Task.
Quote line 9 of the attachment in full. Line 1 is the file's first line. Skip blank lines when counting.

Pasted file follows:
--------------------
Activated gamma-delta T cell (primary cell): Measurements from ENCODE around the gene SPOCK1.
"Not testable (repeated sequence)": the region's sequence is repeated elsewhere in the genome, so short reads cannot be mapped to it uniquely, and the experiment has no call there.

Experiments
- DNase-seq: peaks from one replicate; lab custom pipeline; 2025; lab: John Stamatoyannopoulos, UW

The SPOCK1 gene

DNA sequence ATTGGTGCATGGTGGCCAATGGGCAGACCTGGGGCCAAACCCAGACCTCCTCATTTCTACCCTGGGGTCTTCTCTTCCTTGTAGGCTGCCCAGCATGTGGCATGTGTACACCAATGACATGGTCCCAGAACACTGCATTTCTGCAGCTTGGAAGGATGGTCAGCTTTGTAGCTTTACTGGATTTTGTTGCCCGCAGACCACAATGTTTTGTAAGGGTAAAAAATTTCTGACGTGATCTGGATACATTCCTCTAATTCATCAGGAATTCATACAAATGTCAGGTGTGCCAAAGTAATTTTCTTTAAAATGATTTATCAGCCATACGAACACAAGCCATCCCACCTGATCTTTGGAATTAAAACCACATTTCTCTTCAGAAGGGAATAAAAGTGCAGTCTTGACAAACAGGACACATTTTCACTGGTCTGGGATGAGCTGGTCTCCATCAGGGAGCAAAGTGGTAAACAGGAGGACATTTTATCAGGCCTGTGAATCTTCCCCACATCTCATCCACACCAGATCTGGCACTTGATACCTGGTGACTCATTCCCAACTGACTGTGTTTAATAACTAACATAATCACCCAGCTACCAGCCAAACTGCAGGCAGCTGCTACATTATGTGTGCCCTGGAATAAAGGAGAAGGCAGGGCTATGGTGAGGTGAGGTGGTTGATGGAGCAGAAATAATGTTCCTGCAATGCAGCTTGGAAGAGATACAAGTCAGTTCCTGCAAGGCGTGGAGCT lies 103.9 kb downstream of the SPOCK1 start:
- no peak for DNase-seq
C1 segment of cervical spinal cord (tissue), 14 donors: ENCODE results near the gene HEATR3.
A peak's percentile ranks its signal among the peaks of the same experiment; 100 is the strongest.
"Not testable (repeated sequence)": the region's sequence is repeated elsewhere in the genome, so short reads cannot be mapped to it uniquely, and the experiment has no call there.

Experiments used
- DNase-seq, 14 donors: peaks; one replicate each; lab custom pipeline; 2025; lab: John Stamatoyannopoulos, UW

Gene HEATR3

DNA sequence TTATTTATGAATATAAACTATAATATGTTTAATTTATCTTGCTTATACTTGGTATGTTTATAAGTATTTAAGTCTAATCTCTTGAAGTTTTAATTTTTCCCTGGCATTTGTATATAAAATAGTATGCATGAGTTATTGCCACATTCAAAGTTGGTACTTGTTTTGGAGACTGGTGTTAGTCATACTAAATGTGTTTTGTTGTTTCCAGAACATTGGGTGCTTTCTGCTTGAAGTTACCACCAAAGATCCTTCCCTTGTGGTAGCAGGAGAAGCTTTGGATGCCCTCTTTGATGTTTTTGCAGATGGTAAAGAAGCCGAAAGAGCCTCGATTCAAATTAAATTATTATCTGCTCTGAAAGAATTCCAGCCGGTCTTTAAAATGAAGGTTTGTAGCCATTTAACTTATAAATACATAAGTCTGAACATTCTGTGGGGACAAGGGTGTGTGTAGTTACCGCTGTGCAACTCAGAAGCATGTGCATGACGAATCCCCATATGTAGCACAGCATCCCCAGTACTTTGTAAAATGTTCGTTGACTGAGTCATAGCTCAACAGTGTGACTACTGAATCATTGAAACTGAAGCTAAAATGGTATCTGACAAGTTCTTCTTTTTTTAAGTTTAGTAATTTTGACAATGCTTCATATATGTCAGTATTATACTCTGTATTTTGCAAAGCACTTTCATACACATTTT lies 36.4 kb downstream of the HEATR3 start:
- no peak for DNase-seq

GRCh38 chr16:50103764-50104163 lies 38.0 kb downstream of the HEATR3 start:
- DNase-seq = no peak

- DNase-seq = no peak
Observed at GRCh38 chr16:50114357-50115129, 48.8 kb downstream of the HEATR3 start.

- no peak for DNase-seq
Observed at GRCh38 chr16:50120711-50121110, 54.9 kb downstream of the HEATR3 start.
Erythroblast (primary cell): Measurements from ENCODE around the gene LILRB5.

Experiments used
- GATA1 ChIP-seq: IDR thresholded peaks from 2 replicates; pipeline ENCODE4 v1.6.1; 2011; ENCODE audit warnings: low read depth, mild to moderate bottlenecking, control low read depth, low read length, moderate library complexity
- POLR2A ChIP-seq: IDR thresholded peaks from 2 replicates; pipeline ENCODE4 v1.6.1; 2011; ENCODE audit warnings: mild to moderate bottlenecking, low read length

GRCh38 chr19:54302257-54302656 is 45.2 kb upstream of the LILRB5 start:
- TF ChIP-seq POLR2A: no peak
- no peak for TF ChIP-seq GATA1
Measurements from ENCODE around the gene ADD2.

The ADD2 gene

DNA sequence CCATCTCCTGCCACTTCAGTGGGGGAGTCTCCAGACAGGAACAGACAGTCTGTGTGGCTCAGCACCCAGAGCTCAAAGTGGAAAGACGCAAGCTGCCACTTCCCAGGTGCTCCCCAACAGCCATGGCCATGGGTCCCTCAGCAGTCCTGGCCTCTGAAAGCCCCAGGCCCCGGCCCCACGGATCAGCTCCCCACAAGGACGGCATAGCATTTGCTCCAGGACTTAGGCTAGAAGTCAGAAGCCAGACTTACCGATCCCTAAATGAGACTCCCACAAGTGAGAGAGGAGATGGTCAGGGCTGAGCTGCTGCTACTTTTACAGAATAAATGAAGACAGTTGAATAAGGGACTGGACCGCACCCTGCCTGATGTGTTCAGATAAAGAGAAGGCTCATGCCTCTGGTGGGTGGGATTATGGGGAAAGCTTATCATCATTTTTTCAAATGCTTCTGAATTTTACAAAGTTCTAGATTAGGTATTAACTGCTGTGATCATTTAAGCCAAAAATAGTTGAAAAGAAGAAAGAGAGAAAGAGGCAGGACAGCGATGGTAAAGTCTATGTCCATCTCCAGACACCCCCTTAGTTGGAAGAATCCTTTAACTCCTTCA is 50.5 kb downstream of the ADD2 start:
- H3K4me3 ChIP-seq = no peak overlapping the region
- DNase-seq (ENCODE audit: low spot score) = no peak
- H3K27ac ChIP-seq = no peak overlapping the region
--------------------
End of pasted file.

A peak's percentile ranks its signal among the peaks of the same experiment; 100 is the strongest.